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December 14th, 1899

The failure of Lord Methuen's attack at Magersfontein has brought home to every mind the extreme gravity of the situation in South Africa, and it seems most likely that in the western theatre of war the crisis has issued in a decision unfavourable to the British cause.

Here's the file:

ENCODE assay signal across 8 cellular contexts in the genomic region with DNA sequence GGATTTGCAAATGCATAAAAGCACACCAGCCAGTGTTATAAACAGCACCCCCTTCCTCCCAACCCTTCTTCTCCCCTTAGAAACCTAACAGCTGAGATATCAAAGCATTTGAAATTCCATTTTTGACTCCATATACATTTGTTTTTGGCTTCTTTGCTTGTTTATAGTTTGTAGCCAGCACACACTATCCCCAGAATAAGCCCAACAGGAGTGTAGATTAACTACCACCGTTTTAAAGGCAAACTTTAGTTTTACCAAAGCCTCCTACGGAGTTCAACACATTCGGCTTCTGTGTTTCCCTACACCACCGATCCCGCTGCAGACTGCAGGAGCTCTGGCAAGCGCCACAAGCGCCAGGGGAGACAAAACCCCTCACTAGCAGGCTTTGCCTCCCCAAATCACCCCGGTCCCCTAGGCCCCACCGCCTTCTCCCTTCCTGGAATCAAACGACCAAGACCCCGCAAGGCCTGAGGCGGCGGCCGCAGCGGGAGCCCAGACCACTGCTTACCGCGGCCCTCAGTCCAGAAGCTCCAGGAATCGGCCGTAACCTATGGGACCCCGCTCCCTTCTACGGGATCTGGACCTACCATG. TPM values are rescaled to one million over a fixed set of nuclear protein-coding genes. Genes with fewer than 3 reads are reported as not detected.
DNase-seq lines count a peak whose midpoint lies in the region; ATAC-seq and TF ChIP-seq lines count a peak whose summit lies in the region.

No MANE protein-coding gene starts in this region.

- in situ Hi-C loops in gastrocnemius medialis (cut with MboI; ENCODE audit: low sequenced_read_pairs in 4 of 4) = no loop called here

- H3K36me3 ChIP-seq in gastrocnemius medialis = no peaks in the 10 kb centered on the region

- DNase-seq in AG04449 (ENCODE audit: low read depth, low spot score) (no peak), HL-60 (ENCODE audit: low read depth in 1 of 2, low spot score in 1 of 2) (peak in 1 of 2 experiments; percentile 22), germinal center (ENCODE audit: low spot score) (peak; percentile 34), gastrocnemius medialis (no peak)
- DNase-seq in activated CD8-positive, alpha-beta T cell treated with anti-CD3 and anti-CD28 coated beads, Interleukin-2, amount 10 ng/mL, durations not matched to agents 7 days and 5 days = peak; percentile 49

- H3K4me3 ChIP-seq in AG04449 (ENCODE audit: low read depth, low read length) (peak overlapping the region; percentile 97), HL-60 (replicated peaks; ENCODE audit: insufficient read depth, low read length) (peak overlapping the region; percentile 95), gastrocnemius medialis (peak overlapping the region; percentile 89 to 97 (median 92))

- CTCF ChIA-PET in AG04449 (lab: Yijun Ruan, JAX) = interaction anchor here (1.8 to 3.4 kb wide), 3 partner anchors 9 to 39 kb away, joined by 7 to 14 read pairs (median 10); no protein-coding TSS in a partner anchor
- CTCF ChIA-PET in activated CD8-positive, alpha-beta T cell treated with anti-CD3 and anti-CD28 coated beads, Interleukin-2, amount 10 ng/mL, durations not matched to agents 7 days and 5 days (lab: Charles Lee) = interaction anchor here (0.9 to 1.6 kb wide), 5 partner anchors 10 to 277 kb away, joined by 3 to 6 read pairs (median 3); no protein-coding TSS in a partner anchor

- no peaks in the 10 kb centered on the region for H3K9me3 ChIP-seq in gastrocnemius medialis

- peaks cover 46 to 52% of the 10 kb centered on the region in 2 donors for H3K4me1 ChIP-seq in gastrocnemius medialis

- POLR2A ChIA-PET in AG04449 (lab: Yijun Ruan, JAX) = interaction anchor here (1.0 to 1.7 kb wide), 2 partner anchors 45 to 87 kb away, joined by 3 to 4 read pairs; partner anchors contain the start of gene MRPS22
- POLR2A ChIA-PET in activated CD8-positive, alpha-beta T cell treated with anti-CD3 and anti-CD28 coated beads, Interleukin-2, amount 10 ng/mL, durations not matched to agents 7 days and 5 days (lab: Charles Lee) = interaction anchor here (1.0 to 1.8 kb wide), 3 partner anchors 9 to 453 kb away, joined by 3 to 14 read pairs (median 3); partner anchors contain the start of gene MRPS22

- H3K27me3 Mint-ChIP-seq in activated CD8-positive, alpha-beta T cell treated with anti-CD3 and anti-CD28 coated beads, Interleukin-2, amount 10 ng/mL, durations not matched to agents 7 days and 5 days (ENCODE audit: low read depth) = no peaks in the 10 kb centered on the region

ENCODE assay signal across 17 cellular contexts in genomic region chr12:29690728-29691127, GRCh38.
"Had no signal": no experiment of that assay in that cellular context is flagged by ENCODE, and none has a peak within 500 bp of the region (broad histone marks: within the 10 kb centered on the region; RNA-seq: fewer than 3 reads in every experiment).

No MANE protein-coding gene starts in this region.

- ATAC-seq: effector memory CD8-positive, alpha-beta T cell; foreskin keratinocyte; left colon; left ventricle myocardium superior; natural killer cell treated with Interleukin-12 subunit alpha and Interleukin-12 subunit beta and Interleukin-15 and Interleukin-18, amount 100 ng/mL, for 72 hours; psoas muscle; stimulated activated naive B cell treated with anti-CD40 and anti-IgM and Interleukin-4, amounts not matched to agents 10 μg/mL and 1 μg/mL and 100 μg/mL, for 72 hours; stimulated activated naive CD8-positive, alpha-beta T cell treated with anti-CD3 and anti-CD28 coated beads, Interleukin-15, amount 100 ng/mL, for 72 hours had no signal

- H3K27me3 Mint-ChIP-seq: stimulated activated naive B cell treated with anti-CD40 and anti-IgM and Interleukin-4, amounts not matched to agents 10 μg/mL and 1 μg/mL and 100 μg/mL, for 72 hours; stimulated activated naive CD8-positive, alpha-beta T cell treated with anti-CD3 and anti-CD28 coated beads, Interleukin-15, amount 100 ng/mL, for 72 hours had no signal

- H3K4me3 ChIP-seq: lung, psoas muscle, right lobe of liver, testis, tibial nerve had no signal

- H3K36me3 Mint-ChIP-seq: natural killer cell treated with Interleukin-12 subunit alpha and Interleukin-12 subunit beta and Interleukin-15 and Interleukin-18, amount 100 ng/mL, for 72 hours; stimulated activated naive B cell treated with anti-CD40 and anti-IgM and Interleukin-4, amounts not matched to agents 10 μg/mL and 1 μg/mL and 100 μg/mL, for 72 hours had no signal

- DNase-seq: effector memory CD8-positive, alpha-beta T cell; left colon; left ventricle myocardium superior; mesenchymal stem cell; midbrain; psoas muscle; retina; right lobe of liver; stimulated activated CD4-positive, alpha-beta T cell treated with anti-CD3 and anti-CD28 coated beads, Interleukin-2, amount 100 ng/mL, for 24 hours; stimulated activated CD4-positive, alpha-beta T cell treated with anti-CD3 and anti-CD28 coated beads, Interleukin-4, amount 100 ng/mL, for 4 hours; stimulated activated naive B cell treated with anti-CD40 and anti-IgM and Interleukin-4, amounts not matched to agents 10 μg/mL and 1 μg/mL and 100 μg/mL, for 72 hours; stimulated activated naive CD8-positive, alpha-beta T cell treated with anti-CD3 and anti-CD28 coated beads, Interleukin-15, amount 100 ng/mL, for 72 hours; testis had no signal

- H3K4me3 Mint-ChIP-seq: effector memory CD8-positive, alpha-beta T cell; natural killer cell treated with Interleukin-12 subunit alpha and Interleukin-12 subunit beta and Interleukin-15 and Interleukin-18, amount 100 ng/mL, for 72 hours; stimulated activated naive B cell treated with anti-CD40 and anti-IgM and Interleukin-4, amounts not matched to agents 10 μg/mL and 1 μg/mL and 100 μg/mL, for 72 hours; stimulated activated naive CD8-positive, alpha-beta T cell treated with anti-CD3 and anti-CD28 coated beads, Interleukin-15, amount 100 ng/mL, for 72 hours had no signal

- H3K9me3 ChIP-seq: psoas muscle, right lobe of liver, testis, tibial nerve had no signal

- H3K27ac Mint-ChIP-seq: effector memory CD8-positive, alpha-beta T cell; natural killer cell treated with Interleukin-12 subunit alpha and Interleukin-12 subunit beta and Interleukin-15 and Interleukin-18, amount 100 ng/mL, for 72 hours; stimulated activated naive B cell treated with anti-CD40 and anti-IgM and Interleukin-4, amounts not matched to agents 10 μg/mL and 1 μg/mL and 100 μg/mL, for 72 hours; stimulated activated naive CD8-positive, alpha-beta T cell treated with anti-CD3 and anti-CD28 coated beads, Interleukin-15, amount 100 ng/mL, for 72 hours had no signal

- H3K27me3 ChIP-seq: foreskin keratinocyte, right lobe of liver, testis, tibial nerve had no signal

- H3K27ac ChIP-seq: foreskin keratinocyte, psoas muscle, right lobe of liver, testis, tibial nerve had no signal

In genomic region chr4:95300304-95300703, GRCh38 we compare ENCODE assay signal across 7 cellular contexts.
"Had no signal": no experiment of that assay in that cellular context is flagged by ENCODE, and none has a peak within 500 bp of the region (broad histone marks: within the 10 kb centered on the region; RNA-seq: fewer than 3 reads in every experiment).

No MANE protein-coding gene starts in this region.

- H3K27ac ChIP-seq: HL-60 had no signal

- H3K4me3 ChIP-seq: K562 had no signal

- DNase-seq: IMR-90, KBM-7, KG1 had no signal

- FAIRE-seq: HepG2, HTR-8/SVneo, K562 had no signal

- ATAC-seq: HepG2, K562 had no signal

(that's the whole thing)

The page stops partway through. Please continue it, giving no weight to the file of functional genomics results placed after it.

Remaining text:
It is well to keep the whole before our eyes even when examining a part, so I begin with a bird's-eye view. In Natal Sir Redvers Buller seems to be ready, and to be about to strike, for the advance of Barton's brigade towards Colenso must be the prelude to the advance of the main body to the right or the left to cross the Tugela above or below the broken railway bridge. If Sir Redvers Buller is so fortunate as to bring the principal Boer army to an action and to defeat it so thoroughly as seriously to impair its fighting power, the balance in the eastern theatre of war will have turned, and attention may be concentrated upon the restoration of the position in the west. There the balance has turned the wrong way. General Gatacre's defeat at Stormberg would not be a very serious matter, for his force was small, were it not that it damages the credit of British generalship, and that it must have given a great stimulus not only to the Free State army but to the rebellion of the Cape Boers. For the Boers Stormberg is a great victory, which will encourage them to fresh enterprises in a country where at least every second Dutch farmer is their friend and ally. They may, therefore, be expected to turn their attention as soon as they can to Lord Methuen's communications. This probability rendered Lord Methuen's position at Modder River doubly critical. On Sunday he was ready, and set out to test his fate. On Tuesday he was back again in his camp, the measure of his defeat being given by his assurance that in his camp he was in perfect security. Those are ominous words, for they have not the air of the man who does not know that he is beaten, and who means to try again at once. It is, however, conceivable that, as the defeat seems to have been caused by an inexplicable blunder, the marching of a brigade in the dark in dense formation close up to the muzzles of the enemy's rifles, the effort may be made to attack again with better dispositions. A second attack would, of course, be attended with twofold risks, but if it has no chance of success the defeat already suffered must be reckoned a disaster. If Lord Methuen is definitely beaten, Kimberley must be set down as lost, and the question is of the safety of Lord Methuen's division. In that case to remain at Modder River is to court investment, which would last for many weeks. The risk would not be justified unless there is in the camp an ample store of supplies and ammunition, and even then it is not clear what purpose it would serve. If, therefore, the defeat is decisive the proper course is a retreat to a position of which the communications can be protected, and which cannot easily be turned. The whole situation, then, is failure in the Cape Colony on both lines, coupled with an impending action in Natal, of which, until it is over, a favourable result, though there is reason to hope for it, had better not be too lightly assumed. Yet the British purpose of the war is to establish the British power in South Africa on a firm basis: the only way to prepare that basis being to crush the military power of the two Republics. The British forces now in South Africa are clearly not strong enough to do their work. What is the Nation to do in order to accomplish the task which it has undertaken?